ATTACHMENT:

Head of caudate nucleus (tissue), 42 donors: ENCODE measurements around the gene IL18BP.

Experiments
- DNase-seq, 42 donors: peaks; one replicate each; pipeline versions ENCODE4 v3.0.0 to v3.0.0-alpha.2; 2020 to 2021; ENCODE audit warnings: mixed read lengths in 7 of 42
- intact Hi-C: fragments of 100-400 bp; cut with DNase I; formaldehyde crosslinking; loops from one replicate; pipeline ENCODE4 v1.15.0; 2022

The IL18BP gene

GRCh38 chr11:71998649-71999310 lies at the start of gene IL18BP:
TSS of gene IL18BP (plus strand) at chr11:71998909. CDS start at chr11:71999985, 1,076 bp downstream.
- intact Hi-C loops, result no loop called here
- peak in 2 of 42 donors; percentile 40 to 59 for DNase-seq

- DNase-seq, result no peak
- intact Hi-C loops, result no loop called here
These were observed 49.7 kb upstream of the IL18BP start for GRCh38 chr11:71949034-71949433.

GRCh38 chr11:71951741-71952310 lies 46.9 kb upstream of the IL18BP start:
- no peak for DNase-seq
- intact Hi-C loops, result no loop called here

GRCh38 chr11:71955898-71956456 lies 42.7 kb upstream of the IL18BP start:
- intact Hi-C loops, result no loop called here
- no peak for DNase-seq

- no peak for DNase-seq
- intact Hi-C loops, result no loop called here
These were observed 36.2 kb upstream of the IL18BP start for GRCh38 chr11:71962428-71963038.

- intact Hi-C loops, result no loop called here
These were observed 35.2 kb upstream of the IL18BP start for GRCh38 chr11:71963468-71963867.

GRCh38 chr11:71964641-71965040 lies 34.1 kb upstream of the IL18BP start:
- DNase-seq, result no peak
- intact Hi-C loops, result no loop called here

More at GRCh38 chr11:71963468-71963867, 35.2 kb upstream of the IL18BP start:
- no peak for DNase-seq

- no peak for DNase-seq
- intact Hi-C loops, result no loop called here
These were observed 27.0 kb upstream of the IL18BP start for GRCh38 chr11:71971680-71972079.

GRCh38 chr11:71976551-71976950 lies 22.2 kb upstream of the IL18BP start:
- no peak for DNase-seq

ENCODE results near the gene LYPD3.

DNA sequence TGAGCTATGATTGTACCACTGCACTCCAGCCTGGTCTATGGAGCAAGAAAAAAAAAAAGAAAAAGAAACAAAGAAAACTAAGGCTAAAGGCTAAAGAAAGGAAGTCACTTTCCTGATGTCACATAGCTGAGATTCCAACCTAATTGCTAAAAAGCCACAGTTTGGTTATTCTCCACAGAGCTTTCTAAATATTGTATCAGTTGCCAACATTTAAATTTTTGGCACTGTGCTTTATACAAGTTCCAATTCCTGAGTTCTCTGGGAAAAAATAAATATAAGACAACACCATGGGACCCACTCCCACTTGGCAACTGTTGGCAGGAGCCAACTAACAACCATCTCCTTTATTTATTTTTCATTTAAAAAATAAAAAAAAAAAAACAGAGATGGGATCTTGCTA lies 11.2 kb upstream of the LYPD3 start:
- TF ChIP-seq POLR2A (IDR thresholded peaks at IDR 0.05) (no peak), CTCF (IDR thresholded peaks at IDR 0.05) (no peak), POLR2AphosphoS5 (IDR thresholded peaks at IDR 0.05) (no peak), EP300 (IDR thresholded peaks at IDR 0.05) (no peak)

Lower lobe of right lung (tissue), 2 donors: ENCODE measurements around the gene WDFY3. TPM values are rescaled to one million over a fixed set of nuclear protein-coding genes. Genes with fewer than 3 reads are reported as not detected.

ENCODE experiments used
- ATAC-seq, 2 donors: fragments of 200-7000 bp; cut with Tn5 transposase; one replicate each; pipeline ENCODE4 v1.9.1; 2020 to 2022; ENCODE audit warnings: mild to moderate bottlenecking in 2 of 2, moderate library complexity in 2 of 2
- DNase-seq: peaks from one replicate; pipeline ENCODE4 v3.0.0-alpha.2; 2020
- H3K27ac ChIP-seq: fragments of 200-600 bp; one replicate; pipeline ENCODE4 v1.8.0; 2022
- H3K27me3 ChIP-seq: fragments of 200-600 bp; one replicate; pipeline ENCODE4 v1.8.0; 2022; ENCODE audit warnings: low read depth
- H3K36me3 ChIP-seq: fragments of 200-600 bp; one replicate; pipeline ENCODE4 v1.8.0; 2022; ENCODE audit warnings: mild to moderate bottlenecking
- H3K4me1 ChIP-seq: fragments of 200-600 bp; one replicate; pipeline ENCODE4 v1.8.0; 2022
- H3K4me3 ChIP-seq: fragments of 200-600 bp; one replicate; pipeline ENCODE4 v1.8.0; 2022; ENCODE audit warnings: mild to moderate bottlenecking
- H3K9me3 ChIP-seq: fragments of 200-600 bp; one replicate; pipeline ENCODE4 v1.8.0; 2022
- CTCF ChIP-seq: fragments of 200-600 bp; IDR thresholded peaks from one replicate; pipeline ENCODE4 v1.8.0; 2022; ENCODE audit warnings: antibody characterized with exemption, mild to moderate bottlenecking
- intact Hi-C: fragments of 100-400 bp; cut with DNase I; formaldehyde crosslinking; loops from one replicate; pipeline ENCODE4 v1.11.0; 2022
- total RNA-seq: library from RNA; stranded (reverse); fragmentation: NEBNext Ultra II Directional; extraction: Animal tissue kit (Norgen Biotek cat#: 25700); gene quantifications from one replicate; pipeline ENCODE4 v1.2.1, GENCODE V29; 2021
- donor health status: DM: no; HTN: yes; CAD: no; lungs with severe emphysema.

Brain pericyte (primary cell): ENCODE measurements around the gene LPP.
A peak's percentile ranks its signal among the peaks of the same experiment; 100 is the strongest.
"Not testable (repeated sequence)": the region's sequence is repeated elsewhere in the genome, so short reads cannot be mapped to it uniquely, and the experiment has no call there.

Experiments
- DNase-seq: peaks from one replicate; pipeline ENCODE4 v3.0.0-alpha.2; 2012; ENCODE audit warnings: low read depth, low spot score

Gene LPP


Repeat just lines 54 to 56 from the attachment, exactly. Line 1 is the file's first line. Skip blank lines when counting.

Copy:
Experiments
- DNase-seq: peaks from one replicate; pipeline ENCODE4 v3.0.0-alpha.2; 2012; ENCODE audit warnings: low read depth, low spot score

Gene LPP